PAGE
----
Every day between three and four in the afternoon, waste is taken from the departments to the campus’ central collection sites. From here the municipality directs the waste to dumps and incinerators at the city’s outskirts. The modes of transport from departments across site to the central waste collection areas are manifold. Some departments have dedicated waste trolleys, others use flatbed trolleys; I have witnessed workers with wheelchairs and gurneys taking the colourful bags across campus. The healthcare waste is signed in at the healthcare waste building, where it is kept secure; other waste is collected in central areas. The team here will feed back to the relevant departments should (too much) healthcare waste have slipped into the general waste. Around the hospital, there is a palpable urgency about waste among everyone from administrators to workers, and an understanding that its handling and disposal is important. The hospital administration has identified waste management as one of its main risks. For a few years now, campus-wide waste management, previously handled by the municipality, is organised by the hospital itself. Since the hospital began organising waste management themselves, with their in-house team and under their own budget, much has improved. However, despite the described feeling of urgency and a theoretical understanding of its importance, waste management is a constant battle. While the importance of waste management for infection control, personal safety of workers, and the environment is theoretically understood by administration, clinical staff and general workers, in daily practice, it tends to be left behind.
Waste never disappears, it is only “managed” out of sight, a reality of any healthcare setting, anywhere in the world. Speaking with general workers and nurses tasked with the management of the unmanageable, the rubbish piling up in bins and blocking toilets, waste seems like a technical problem. Workers and nurses speak of the lack of bins, bin bags, and the poor quality thereof. However, following the pathways of waste, the trolleys shuttling waste from departments to centralised waste areas, and taking into account wider waste management systems in the city, and attitudes to waste in the general public, it becomes clear that the missing bin bag is part of a bigger picture; physically, psychologically and socially.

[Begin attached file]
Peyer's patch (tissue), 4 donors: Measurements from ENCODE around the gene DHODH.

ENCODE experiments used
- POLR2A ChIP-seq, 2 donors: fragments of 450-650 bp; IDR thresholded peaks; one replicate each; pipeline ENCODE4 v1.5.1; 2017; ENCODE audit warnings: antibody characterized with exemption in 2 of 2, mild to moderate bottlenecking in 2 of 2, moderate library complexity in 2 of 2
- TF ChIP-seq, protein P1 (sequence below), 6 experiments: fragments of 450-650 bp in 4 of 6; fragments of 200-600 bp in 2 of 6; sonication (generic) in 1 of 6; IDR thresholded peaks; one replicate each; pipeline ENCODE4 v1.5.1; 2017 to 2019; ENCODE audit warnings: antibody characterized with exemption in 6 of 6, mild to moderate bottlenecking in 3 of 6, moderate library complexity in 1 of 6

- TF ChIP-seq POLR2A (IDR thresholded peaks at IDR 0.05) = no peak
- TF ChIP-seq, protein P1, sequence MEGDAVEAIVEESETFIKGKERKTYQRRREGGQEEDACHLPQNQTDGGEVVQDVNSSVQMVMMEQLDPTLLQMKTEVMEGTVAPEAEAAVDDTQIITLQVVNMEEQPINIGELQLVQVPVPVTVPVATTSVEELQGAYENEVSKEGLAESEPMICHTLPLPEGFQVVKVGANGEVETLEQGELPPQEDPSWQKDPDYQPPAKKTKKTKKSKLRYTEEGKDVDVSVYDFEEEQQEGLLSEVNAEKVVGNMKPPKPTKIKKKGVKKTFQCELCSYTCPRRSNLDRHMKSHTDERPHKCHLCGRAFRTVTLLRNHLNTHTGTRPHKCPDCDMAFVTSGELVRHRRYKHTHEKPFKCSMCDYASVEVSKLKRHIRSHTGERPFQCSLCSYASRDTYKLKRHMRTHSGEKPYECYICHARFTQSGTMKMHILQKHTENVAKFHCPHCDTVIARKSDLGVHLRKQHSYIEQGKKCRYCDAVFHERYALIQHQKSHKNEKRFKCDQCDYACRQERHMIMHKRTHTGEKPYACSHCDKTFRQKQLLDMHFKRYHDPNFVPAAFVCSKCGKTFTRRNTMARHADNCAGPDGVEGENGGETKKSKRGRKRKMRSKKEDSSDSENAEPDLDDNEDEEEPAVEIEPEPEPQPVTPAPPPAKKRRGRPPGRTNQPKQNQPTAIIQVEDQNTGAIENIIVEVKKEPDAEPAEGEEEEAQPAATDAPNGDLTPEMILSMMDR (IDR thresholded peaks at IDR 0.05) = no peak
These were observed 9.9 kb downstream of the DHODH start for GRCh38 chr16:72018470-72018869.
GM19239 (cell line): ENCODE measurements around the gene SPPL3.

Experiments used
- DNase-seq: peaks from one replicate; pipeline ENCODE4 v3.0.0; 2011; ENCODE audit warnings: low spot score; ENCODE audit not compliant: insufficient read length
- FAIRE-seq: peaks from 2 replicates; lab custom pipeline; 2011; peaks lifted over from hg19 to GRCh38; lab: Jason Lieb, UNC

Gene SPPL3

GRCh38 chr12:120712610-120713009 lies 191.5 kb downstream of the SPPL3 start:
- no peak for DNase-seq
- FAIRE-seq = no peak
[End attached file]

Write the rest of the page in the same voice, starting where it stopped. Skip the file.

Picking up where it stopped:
This bigger picture can be seen when looking closely at the point where consumer products, used inside the hospital, turn into hospital waste. Plastic bottles are the main issue the sewage system is facing. They block the system when patients dispose of bottles in toilets, creating problems with flooded bathroom floors and an overloaded sewage system spilling-over into the surface water drains around campus. Furthermore, bottles take up a lot of space, which means bins need to be emptied more frequently, a direct burden on already stretched general workers and nurses. Additionally, bottles have an immediate value to individual waste pickers. Hence, they are collected separately. Incentivised by economic interest, waste pickers wandering around campus buy bottles from patient’s families. Motivated by staff interest to reduce workload, some wards collect plastic bottles in separate large metal-wire bins. While separating the valuable yet bothersome water bottles, diligent segregation of other waste into separate bins – healthcare waste, sharps, dry household waste and wet household waste – is not immediately apparent to individuals in an understaffed system, or to deeply distressed patients and their family members. Down the line, once waste leaves the campus, it is more often than not put back into one pile, or enters another life cycle (“Myanmar’s illegal trade in medical waste poses coronavirus risk”, n.d.).